Cathy Hamilton: The dog lover’s wife

“How’s my beautiful lady?” he coos, in a voice thick as syrup. “How’s my girl? I’m so glad to see you. Did you have a nice day? I missed you so much. You’re the cutest girl in the world. Yes, you are. The cutest girl. … ”

I sit silently on the sofa, witnessing this extraordinary display of affection, repeated every evening for the last year.

“Be patient,” I say to myself. “Wait for it … ”

Finally, my husband looks up from the love fest he’s having with our pooch.

“Oh. Hi, honey. I didn’t know you were home,” he says, flatly.

And why should he? After 30 years of marriage, I don’t wait at the window until his van pulls in the drive. I don’t run to him, tail wagging, as he walks through the door. I don’t dribble on the floor in excitement when he pats me on the back (although those days are coming, I’m sure).

Ah, but maybe I should. Then, I might get my tummy rubbed. Or scratched behind the ears, at least.

OK, I’ll admit it. I’m jealous of the dog. Paging Dr. Freud! Or, should I say, Dr. Doolittle?

On an intellectual level, I’m cognizant of what’s happening here. I took psych classes in college. I read “Psychology Today.” I watch “Dr. Phil.”

It’s not hard to understand why a man would be enamored with a creature who is fascinated by his every move, will play with him at the drop of a hat and who follows him around, lays at his feet and waits silently for the slightest sign of attention.

And, there’s your a-ha moment, ladies: Dogs don’t talk.

They don’t chatter away while a guy’s trying to watch a game on TV. They’re not constantly asking “Does my butt look big?” or “How’s the hair?” Dogs don’t pry by saying, “What are you thinking?” when all he’s thinking is, “Why must she always freaking know what I’m thinking?”

And, they’d never criticize a man who chooses to wear the blue Hawaiian shirt with the coconuts on it yet again to dinner (just as a random, totally fabricated example).

I understand that. I get it. To men, silence is golden.

So, would someone please explain why I can’t get four words out of the guy, yet he’s constantly jabbering to that dog?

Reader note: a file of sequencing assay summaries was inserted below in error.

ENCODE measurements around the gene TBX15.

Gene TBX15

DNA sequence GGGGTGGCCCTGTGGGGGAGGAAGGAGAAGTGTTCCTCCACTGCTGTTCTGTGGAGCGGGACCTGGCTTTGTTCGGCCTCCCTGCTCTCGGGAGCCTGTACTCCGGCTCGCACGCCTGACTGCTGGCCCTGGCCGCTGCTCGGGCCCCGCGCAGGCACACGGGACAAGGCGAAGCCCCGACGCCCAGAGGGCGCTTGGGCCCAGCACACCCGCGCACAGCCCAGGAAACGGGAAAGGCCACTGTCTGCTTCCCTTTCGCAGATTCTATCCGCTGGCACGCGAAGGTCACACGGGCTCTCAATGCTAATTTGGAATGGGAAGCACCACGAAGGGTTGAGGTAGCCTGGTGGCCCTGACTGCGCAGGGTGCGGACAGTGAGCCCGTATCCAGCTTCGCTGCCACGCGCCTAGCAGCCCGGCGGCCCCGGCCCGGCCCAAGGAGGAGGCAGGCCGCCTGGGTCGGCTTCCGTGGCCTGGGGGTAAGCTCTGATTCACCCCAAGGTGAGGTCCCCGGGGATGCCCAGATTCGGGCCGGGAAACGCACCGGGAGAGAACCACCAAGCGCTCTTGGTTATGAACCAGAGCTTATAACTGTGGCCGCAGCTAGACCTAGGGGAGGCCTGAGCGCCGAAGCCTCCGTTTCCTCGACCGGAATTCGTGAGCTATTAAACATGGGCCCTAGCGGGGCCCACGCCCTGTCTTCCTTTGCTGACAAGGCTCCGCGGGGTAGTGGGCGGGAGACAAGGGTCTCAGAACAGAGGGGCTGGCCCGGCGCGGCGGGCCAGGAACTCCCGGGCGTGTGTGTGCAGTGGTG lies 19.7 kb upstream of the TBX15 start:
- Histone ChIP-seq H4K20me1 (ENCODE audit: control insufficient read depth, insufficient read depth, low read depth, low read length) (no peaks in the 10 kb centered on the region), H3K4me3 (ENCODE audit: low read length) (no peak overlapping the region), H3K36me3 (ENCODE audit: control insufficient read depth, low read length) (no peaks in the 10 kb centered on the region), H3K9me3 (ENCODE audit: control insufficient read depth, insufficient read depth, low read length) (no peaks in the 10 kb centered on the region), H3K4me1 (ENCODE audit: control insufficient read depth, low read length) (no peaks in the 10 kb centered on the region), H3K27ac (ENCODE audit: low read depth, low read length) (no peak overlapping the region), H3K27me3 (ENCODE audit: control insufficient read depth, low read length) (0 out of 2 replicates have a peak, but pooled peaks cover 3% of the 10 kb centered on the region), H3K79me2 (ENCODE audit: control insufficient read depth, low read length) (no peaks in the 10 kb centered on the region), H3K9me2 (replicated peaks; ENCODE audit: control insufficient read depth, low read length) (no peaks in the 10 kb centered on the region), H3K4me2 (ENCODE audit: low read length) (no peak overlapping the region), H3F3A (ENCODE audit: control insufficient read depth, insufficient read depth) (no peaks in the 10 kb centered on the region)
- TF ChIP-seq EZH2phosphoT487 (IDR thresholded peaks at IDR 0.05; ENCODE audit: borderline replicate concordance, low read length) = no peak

“Want to go outside? Are you hungry? Eat your breakfast. That’s good stuff, isn’t it? What’d you do with your ball? Want a biscuit? Want a treat? You’re such a good girl. You’re so pretty. Those other dogs, they think they’re pretty, but they’re not. You’re the prettiest girl. I love you. Yes, I do. Come here. Come to Daddy. … ”

I broached the subject with a girlfriend and fellow dog owner the other day. She listened intently to my story, then showed me a photograph on her phone. There was her husband, lying on the grass with their golden retriever, spooning. They looked like John and Yoko.

“He loves that dog more than me,” she said. “I accept that.”

“Women are complicated. We’re high maintenance,” she went on to explain. “Dogs are easy. Keep them fed and their bedding clean, and they’re happy campers. If given a choice, men will always take the path of least resistance. Besides, I figure at least it’s not another woman.”

I pondered her logic. Could it really be that simple? And, if she’s right, whom would my spouse choose to save from a sinking boat: Lucy or me?

I decide to pose the question to my betrothed, who is now fully engaged in Lucy’s favorite rope game.

“Tug it, girl! Good girl! Good tug! You’re not only cute, but you’re strong, too. So strong. Those other dogs, they think they’re strong and cute, but they’re not … ”

“Uh, honey?” I interrupt. “If a boat was sinking in the middle of the lake and you only had time to save one of us — Lucy or me — who would it be?”

He drops the rope and faces me, a look of surprise on his face.

“That’s easy,” he says, grinning. “You, of course.”

I heave a silent sigh of relief as he returns to the game. Lucy may be his best friend, I think, but I’m still first in his heart.

“You’re a much stronger swimmer than Mommy,” he whispers in the dog’s ear. “Yes you are. You could make it to shore, no problem.”

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